Trent Franks just announced this past week that he would resign and not continue his work as of Jan. 31st, 2018, citing health concerns with his wife as the ultimate reason for his decision.
Now it’s been discovered that just mere hours before his retirement announcement he was overheard discussing plans for a $2m CPAC; a huge ethics no-no for someone in his position.
The CPAC would have been created with the intent of reforming the Senate filibuster rule.
The Fox 9 Minnesota news team ran into Franks outside their rooms in the Hotel Palomar in Washington, D.C., Friday morning while the embattled lawmaker was holding what reporter Tom Lyden understood to be a conversation about the launch of a PAC dedicated to reforming the Senate filibuster rule.
“You are still in office and I heard you on the phone talking about setting up a $2 million PAC to go after the issue of the filibuster, is that proper for you to be doing while you’re still in office?” Lyden said.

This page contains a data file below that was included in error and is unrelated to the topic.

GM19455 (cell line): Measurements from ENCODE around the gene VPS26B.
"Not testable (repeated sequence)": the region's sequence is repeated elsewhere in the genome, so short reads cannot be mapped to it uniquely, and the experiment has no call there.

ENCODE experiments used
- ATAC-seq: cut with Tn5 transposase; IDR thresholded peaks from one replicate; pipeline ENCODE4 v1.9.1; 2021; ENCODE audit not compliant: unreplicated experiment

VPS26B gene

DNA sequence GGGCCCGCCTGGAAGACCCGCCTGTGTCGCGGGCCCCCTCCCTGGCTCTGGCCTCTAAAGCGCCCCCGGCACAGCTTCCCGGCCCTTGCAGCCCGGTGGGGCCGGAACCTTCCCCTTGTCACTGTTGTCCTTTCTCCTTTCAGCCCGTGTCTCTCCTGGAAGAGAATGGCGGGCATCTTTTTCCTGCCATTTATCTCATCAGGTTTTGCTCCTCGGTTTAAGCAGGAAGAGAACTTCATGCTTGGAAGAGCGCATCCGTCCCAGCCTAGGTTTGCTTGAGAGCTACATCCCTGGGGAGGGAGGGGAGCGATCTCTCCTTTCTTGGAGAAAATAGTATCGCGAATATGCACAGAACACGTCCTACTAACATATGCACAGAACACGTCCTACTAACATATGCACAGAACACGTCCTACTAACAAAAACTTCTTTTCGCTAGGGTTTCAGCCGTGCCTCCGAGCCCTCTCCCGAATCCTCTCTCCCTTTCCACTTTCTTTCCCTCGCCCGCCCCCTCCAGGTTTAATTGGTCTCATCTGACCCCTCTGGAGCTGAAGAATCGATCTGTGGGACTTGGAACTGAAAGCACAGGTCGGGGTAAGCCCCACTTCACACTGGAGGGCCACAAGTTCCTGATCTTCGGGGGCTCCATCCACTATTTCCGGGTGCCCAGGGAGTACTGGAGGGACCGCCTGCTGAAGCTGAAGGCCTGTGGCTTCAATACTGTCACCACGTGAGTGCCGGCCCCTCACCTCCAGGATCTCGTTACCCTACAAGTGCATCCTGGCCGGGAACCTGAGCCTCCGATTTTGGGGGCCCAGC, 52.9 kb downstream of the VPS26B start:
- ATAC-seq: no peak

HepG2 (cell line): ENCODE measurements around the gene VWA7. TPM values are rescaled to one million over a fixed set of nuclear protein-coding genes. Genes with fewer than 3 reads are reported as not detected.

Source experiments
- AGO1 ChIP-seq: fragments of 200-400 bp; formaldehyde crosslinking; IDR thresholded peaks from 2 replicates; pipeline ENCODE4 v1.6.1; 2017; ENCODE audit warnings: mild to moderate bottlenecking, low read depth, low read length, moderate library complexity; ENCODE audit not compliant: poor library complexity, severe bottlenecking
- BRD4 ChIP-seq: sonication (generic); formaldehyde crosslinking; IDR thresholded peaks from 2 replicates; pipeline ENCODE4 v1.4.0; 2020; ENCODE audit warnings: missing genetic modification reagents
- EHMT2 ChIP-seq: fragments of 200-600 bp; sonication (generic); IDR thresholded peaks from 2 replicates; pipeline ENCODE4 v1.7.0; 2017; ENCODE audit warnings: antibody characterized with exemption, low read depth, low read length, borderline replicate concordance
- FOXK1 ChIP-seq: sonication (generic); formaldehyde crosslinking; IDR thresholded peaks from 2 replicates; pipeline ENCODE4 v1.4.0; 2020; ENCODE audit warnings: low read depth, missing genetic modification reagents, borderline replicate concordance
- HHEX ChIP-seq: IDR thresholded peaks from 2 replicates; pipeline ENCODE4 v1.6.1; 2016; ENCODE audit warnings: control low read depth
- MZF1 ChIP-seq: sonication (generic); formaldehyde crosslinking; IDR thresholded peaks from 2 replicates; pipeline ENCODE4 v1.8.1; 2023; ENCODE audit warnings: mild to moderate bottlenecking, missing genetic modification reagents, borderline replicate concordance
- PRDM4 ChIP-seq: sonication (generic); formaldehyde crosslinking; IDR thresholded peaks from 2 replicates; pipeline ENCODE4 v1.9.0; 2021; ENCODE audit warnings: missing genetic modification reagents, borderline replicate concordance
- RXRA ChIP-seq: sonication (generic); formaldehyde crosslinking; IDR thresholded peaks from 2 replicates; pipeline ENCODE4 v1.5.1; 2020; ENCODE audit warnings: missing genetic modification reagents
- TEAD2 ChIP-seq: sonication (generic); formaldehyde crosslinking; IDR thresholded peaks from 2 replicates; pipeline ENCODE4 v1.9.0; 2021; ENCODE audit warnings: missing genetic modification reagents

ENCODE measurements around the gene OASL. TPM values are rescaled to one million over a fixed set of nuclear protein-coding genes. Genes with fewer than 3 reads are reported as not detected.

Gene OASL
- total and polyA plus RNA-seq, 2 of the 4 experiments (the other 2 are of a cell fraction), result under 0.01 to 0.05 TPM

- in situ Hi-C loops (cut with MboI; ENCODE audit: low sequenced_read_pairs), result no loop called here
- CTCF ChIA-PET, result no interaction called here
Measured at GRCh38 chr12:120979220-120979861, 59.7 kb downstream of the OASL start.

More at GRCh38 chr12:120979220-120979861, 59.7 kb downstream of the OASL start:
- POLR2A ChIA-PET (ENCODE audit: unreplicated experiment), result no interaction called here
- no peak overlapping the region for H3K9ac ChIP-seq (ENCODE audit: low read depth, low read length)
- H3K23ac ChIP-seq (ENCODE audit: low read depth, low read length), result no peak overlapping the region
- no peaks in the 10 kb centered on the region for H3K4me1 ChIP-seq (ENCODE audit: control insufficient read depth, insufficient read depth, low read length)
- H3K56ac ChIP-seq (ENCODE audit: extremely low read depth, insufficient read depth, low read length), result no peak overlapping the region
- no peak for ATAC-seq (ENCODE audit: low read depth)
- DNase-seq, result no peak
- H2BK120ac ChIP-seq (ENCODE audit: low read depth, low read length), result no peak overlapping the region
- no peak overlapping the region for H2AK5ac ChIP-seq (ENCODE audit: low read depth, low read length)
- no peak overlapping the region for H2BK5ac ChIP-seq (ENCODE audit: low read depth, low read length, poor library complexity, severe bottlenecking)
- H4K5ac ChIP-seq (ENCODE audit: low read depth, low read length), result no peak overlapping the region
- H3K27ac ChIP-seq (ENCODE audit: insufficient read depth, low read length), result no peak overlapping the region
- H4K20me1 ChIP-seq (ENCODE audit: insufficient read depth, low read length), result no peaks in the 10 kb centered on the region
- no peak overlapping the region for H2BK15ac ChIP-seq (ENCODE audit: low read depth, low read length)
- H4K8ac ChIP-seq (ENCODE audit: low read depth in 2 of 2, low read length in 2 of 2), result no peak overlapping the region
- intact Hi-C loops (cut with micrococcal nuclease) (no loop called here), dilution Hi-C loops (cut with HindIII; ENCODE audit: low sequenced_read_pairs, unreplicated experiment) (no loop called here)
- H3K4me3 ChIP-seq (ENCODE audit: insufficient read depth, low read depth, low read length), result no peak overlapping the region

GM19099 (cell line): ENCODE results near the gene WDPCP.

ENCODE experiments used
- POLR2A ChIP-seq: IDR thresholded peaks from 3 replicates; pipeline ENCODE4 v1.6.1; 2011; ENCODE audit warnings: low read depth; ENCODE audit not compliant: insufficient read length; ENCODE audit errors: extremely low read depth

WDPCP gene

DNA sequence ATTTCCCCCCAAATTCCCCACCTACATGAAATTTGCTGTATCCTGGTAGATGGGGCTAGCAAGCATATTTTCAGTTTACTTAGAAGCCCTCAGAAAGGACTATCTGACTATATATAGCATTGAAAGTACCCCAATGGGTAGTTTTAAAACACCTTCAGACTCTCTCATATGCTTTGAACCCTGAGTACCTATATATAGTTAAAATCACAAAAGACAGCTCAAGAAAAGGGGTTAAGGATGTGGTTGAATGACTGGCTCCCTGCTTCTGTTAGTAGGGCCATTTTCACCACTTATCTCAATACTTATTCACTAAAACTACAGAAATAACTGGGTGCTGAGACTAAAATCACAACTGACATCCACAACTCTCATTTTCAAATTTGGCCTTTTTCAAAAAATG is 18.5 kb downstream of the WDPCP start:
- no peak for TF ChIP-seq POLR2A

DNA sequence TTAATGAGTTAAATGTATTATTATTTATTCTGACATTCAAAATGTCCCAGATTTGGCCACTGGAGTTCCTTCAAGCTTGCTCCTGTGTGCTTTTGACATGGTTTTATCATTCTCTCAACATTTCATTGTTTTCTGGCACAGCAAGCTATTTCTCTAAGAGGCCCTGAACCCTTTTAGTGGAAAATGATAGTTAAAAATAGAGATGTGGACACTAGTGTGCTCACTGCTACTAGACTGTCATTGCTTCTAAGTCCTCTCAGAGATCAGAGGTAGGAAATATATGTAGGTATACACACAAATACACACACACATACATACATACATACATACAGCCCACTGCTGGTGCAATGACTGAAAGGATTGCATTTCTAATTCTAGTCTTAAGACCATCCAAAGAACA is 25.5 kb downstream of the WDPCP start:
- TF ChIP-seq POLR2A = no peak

Lyden pressed Franks further, saying “I heard you on the phone talking about soliciting $2 million for a PAC while you’re still in office, that seems to be an ethics violation?”
“No, I don’t think so. I don’t think so,” Franks said.
Franks, who initially announced Thursday that he would resign effective Jan. 31 of 2018, issued a statement resigning effective immediately four hours after he was overheard, citing the hospitalization of his wife as the reason for accelerating his retirement plans.
“Last night, my wife was admitted to the hospital in Washington, D.C. due to an ongoing ailment,” Franks said in a statement. “After discussing options with my family, we came to the conclusion that the best thing for our family now would be for me to tender my previous resignation effective today, December 8th, 2017.”